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Soc. Sec. editorial from Register-Guard


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Social Security puzzles: Big questions haven't been answered

 

A Register-Guard Editorial?

?

President Bush has raised the prospect of partial privatization of Social Security, but has not offered a specific proposal. This ensures that the debate will be conducted in maddening generalities, often colored by scare tactics and demagoguery. Yet even in making the case for change in broad strokes, the president raises fundamental questions. Here are two of them:

Supporters of privatization suggest that the Social Security Trust Fund can't be relied upon to support future benefits. If that's the case, why should American workers and businesses continue paying into it?

 

For nearly a quarter of a century, members of the baby boom generation have been paying Social Security taxes to support not only their parents' current benefits, but also their own. The surplus money - $180 billion this year - is placed in the Social Security Trust Fund and is invested in Treasury bonds.

 

The trust fund will contain an estimated $5.2 trillion by 2018, at which time retiring baby boomers' claims for benefits will begin to exceed the Social Security system's income from payroll taxes. The system will then begin to draw upon the trust fund, whose assets will be sufficient to cover shortfalls until 2042 or 2052, depending on the projection.

 

Yet Bush and others suggest that the trust fund surplus is fictional - the money has been spent, they say, and in 2018 Social Security's cupboard will be bare. The implication is that U.S. government bonds are worthless, and that surplus Social Security taxes have not been borrowed but expropriated.

 

If the promise of the trust fund will not be kept, taxpayers should no longer be expected to keep their end of the bargain. Social Security payroll taxes for employees and employers alike should be reduced to levels adequate to support current benefits, and not a penny more. Such a tax cut would do more for low- and middle-income taxpayers and small businesses than any of the tax cuts pushed by the Bush administration.

 

Yet bondholders from China to Wall Street believe that Treasury bonds like those in the trust fund have value - and if they do, then Social Security's problems arise in 37 or 47 years, not in 13 years. The 1983 legislation compelling baby boomers to partially finance their own Social Security benefits shows a level of fiscal responsibility that has become alien to the current political culture of Washington, D.C., and represents a commitment to solvency that should be kept.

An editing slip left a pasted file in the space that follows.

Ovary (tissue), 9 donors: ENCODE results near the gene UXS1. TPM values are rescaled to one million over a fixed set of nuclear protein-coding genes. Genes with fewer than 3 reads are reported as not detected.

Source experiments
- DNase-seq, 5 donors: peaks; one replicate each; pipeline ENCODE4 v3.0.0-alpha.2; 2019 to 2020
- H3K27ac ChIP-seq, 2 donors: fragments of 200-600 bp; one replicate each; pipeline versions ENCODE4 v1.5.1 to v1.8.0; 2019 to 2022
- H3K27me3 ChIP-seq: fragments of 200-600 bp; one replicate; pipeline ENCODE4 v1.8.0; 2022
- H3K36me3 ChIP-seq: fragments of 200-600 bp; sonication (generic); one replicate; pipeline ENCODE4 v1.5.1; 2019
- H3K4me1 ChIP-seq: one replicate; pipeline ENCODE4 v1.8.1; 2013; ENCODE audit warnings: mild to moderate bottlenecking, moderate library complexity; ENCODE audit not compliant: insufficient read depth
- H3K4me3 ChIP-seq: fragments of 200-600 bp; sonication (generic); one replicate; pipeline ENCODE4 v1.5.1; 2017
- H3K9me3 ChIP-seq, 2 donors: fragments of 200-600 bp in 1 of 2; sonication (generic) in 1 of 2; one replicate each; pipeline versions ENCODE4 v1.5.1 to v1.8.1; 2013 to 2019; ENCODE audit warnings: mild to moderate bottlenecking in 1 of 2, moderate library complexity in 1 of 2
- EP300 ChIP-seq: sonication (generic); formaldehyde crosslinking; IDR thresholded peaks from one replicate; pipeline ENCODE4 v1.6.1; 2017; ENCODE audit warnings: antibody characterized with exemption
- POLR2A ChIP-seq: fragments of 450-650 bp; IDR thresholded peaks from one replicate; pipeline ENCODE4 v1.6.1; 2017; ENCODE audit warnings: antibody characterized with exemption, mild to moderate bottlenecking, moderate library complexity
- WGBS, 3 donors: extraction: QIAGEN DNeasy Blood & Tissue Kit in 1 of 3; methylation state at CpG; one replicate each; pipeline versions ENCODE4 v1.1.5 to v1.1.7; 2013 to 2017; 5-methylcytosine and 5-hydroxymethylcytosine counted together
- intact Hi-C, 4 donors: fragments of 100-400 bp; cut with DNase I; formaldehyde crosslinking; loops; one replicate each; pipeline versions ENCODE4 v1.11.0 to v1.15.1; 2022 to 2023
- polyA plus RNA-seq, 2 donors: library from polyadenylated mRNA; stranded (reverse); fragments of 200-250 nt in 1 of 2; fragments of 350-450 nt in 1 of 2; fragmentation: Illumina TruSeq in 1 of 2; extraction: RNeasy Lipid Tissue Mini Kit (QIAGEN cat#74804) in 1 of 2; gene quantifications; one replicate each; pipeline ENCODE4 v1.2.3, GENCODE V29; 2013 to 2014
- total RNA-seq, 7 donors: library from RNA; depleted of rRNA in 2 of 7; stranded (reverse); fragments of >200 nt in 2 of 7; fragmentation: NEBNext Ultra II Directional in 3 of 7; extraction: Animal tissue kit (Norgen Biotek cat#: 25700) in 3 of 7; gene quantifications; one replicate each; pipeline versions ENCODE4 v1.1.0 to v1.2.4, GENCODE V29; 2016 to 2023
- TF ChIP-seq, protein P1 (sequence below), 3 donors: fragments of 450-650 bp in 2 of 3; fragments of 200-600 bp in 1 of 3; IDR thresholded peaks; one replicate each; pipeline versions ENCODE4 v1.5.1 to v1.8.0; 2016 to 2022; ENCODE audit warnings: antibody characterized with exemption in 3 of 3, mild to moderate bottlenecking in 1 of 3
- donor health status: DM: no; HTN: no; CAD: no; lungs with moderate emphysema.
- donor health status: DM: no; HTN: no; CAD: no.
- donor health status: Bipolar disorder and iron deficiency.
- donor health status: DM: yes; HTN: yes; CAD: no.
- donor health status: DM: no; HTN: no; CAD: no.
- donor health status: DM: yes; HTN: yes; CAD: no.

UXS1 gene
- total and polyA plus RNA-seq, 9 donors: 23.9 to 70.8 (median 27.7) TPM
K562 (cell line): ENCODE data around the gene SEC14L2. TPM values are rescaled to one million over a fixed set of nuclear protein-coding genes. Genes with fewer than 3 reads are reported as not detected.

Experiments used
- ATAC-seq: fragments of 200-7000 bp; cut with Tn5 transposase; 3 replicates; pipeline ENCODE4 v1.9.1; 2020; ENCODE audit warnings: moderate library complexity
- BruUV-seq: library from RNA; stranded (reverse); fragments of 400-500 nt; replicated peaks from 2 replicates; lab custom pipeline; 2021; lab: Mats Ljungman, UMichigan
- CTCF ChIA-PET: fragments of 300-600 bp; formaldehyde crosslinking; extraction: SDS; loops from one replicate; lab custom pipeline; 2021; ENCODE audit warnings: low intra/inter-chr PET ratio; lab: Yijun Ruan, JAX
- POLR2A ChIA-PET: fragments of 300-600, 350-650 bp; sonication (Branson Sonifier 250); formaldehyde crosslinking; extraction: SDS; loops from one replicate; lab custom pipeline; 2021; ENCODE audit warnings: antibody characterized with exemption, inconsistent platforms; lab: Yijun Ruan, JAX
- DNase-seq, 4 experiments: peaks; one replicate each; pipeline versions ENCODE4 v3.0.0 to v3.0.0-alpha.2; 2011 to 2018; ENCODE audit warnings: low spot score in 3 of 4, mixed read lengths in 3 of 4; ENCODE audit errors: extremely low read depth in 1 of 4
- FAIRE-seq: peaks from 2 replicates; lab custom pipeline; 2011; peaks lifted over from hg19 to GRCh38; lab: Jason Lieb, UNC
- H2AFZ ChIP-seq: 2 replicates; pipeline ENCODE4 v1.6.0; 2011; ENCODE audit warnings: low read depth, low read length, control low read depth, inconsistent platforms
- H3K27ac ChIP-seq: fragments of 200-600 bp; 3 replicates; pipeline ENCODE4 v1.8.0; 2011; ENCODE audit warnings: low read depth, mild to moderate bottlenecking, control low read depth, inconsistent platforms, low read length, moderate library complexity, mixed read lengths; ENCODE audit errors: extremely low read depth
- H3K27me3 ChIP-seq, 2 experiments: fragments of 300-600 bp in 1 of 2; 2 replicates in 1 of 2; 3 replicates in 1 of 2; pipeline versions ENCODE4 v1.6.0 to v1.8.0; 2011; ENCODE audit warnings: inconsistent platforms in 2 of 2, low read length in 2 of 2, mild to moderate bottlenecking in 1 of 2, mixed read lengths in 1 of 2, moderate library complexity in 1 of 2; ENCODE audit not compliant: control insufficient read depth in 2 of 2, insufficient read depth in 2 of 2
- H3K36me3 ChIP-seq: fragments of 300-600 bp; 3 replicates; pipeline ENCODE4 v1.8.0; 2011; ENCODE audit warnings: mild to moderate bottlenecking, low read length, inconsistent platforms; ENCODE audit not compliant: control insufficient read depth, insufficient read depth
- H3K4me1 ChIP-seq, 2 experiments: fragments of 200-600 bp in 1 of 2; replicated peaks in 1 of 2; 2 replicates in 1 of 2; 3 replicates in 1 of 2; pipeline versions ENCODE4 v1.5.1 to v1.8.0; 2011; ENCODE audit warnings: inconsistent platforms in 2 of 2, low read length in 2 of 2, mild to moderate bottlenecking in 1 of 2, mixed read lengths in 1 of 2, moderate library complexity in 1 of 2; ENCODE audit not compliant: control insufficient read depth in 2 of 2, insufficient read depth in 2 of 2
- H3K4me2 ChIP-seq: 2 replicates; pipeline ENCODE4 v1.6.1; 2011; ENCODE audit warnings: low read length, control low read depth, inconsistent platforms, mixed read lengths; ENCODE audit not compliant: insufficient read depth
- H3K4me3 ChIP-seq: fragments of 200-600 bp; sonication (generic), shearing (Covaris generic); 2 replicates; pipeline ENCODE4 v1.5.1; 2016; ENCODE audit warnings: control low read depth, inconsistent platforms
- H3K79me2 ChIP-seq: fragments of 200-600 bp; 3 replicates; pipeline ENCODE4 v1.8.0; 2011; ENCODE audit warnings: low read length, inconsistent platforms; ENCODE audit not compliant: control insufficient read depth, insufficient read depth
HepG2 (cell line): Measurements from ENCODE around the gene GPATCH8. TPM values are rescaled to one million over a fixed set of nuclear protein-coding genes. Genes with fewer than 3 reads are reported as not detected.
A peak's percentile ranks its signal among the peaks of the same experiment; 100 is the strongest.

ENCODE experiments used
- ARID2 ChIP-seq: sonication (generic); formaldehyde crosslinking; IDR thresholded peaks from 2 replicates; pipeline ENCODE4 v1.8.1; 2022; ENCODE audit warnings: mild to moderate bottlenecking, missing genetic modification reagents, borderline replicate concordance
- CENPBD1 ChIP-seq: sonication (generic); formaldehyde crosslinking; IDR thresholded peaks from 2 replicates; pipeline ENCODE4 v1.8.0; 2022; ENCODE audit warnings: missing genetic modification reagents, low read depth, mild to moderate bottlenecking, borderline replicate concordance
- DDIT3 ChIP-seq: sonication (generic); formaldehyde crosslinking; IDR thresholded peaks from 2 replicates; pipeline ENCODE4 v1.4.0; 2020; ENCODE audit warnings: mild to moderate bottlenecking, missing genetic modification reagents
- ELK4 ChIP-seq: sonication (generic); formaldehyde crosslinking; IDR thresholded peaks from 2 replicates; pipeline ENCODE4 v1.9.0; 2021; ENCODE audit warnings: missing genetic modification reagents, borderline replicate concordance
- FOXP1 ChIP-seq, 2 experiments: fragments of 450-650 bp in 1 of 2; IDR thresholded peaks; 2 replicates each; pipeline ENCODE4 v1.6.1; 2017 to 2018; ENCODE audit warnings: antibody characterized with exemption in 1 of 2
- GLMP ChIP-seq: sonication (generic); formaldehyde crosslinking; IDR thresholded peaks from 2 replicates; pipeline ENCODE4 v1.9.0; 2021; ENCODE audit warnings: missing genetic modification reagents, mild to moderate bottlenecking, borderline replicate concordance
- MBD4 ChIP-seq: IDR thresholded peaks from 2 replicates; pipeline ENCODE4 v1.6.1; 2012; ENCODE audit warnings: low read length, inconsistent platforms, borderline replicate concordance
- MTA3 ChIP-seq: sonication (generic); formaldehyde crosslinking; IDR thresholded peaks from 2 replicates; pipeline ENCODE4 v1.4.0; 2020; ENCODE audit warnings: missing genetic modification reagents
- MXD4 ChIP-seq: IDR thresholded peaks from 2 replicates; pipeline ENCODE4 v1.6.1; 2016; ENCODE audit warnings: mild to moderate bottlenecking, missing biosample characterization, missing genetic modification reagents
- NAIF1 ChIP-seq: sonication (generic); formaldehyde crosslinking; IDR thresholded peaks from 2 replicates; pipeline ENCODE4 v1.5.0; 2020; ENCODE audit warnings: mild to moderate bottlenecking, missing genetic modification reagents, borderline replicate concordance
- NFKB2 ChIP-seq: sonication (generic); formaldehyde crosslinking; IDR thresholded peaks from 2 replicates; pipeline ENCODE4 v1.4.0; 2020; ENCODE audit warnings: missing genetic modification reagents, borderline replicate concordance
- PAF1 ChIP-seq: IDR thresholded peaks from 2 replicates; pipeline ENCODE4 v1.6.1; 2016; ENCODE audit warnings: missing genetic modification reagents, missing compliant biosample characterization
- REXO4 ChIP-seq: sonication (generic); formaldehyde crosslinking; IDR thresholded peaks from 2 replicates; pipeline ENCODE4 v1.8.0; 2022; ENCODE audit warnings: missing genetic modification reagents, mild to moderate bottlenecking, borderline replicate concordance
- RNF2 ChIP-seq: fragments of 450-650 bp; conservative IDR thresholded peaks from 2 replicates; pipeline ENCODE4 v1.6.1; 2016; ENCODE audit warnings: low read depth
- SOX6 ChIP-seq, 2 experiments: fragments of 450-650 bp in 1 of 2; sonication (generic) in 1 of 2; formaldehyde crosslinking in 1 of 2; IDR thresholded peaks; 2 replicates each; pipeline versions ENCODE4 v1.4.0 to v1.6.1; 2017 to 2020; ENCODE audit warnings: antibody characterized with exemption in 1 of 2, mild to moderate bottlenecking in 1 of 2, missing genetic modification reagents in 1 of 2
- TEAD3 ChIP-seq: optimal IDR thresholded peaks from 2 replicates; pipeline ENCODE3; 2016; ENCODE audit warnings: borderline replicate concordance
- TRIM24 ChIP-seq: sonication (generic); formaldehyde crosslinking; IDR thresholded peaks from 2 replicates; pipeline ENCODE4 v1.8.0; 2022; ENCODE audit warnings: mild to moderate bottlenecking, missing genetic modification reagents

If investing in stocks would yield higher returns for Social Security funds, why not start doing it now?

 

President Bush believes Americans can improve their financial future by investing a portion of their Social Security taxes in stocks, which historically have delivered a higher rate of return than bonds. This advantage could be obtained without creating a system of private accounts. Income to the Social Security trust fund could be invested in a set of broad-based mutual funds. The higher returns could be used to extend the system's solvency, fund benefit increases or finance payroll tax cuts.

 

This concept is not new. State-run pension systems have long participated in the equity markets, sometimes with spectacular results. The Social Security Administration could set up an investment council like the one that guides the investments of Oregon's Public Employees Retirement System, and it could manage a diversified portfolio of investments. Rep. Peter DeFazio supports such a move. The administrative costs of a large Social Security investment pool would be minimal compared to the expense of tracking millions of small private accounts.

 

Federal Reserve Chairman Alan Greenspan, chairman of the commission that devised the 1983 reforms, fears the influence that Social Security funds would have on the capital markers. The concern is well-founded - if the Social Security system owned a large percentage of a certain company's stock, the government would have a powerful interest in boosting the company's profits and protecting it from failure. Strong firewalls would be needed to prevent such political interference.